• You don’t have to watch a rice cooker as much as a burner.
    • Rice cookers with “keep warm” settings make it easy to serve warm food even during a busy party.
    • You can use a rice cooker almost anywhere there’s an electrical outlet—even in a dorm room.


I use a Zojirushi rice cooker. They’re one of the more expensive brands but totally worth the extra cost. This will last for years and years, is easy to clean, and has plenty of cooking features. I’ve made a number of different things in it, from quinoa to date paste. It’s worth the investment if you’re in the market for a rice cooker.

How To Cook Quinoa In A Rice Cooker

Prep time: 5 minutes

Cook time: 30 minutes

Ingredients(Makes 4 servings):

  • 1/2 an onion, small diced
  • 1 large carrot, small diced
  • 2 Tablespoons olive oil
  • 1 cup quinoa, rinsed and drained
  • 2 1/2 cups water or stock
  • 3/4 teaspoon salt(omit if using salt)



  1. “Sauté” the carrots and onion in the bottom of the rice cooker by cooking them in the oil on a high-heat setting until the onions are translucent.
  2. Add in the quinoa, liquid, and seasoning if using. Close the lid on the rice cooker and cook on high for 15-20 minutes until the liquid has boiled off. The quinoa will be ready when it has doubled in volume and a “tail” sprouts from the end.
  3. Fluff the quinoa with a serving spoon and serve hot or let cool and store in a sealed container in the refrigerator for 2-3 days.


Once you get comfortable preparing basic quinoa, you can make more complex recipes, all while still using your rice cooker. Here are a few of my favorites that I have picked to make for Fall:

Vegged-Out Quinoa

The Best Quinoa Dressing

Savory Pumpkin Quinoa

How To Prepare Beets + A Beet Salad Recipe


When I worked in a restaurant over the Summer, I spent more time with beets than I’d ever thought I would. I would work on preparing them for service for hours. I thought I’d never touch them again until I saw them at the farmers’ market last week and decided to grab some to share my knowledge.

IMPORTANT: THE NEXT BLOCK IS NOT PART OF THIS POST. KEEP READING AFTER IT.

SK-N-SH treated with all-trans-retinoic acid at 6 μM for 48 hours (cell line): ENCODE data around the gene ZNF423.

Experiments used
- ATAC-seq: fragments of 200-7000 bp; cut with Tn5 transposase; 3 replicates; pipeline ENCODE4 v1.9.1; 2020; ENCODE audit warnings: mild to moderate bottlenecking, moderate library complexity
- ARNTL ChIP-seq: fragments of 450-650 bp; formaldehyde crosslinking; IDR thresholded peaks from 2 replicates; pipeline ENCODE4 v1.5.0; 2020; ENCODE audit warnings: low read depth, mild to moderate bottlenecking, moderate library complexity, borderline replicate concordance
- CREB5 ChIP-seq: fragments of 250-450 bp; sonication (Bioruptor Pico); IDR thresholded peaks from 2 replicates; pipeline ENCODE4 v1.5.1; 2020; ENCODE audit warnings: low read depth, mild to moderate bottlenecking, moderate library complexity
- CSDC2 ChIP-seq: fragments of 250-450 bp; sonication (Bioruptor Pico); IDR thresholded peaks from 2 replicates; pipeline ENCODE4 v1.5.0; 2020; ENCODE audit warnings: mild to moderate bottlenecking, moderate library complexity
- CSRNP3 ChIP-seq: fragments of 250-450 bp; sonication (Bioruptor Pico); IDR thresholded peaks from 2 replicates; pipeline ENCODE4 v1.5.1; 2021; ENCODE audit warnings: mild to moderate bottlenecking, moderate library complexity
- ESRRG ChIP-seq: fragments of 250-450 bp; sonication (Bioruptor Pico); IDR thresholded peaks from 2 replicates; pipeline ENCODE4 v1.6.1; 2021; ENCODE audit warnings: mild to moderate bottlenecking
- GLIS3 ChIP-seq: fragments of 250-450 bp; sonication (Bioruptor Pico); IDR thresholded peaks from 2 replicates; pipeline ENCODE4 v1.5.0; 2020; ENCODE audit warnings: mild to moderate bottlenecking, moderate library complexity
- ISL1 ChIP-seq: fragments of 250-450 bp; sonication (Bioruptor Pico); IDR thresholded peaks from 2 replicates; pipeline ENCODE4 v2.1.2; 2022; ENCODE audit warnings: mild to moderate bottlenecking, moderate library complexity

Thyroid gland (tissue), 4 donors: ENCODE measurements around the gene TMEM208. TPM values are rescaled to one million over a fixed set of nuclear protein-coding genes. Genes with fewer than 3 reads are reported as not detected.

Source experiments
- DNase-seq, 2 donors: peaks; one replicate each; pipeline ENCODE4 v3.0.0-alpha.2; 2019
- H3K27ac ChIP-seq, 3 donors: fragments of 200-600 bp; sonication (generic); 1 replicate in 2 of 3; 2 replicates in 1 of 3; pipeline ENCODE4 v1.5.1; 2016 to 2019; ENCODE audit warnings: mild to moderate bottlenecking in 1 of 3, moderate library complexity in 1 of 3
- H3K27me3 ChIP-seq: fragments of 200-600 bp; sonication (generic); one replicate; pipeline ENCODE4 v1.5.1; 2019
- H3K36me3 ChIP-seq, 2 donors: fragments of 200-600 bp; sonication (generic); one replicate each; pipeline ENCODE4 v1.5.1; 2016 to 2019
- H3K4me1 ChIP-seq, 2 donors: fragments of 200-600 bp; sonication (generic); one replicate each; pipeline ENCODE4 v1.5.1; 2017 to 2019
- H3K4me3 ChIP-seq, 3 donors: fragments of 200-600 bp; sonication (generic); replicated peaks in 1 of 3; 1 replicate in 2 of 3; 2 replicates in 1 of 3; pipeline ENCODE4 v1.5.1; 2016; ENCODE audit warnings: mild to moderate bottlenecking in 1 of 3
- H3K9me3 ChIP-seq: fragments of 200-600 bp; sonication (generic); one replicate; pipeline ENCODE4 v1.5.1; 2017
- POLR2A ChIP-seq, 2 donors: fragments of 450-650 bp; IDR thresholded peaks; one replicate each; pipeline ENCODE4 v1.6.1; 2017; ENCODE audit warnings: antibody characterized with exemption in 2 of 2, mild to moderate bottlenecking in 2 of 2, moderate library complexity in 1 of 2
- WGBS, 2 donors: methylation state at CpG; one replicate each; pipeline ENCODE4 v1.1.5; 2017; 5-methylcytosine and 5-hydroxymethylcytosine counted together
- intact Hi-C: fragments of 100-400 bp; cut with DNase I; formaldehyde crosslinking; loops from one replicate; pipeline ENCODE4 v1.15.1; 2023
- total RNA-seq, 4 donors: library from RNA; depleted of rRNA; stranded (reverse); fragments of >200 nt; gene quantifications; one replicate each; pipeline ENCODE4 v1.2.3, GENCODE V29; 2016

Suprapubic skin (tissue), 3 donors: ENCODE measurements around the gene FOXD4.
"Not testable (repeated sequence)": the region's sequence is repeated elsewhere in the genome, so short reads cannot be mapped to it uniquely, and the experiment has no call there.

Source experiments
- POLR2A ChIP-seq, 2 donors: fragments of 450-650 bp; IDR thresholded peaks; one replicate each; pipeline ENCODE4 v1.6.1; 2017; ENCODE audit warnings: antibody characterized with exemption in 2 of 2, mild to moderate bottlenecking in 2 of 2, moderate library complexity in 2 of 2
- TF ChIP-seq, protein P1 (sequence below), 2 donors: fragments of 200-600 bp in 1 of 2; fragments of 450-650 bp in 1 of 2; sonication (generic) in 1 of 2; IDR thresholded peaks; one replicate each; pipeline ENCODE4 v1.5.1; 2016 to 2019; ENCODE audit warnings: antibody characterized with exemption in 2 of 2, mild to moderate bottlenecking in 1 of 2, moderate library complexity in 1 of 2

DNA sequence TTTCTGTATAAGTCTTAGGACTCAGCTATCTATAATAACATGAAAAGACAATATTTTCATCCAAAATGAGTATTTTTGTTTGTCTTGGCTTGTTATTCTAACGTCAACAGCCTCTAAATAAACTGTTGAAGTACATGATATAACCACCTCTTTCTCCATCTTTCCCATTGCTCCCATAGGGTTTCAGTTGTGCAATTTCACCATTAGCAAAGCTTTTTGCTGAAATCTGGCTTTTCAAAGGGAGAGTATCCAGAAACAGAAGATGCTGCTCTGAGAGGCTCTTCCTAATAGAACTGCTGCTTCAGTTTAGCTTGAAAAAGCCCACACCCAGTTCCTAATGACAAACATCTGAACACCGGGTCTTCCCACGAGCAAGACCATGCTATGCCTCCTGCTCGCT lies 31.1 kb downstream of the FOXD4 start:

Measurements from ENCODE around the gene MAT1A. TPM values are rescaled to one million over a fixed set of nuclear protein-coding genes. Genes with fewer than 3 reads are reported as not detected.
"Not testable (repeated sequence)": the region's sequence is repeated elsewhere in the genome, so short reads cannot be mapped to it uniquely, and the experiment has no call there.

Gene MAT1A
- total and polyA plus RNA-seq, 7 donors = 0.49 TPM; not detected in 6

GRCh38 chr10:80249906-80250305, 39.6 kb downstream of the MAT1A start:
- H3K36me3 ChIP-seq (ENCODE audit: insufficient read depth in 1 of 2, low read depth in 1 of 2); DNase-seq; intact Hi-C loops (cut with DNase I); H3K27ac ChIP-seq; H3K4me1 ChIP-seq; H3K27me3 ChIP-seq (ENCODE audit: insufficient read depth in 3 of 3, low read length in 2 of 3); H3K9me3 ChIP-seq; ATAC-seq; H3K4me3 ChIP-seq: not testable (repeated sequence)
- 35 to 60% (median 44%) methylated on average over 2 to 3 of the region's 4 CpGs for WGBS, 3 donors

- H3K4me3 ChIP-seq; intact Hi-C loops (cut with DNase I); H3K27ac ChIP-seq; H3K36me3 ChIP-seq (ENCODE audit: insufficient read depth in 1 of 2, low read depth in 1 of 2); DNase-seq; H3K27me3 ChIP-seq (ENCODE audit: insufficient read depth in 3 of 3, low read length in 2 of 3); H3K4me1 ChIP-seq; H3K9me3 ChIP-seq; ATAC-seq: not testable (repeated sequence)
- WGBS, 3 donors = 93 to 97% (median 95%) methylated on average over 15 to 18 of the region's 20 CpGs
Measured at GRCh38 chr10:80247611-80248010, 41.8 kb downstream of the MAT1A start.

Beets aren’t exactly difficult to prepare, just a bit tedious. First we roasted them in a salt bath. The theory is that the beets absorb the salt, making their sweetness more potent. Whether that worked or not we constantly debated. Once they came out of the oven, we had to peel them, all done by hand while still piping hot. It was not the most fun job to have to do for an hour, and my fingers often looked like I had just committed a murder afterwards.


The other part of beet preparation was the greens. I didn’t know beet greens were even edible; I had always thrown mine away thinking they were poisonous like radish leaves. The proper way to peel a beet green is to pinch the leaves and remove the long, thick, purple spine in the middle. Doing this with one bunch of beets isn’t too troubling; doing it with 30 bunches of beets—well, that was anther story.

Roasted Beets

Prep time: 5 minutes

Cook time: 1 hour 10 minutes


  • 1 bunch of beets, stems removed
  • 1/2 cup salt



  1. Preheat your oven to 400 degrees.
  2. Pour the salt down on a baking tray.
  3. Lay the beets down on top of the salt. Roast for 60-70 minutes until a fork can pass through easily.
  4. Remove the tray from the oven and let cool slightly for 5 minutes or so.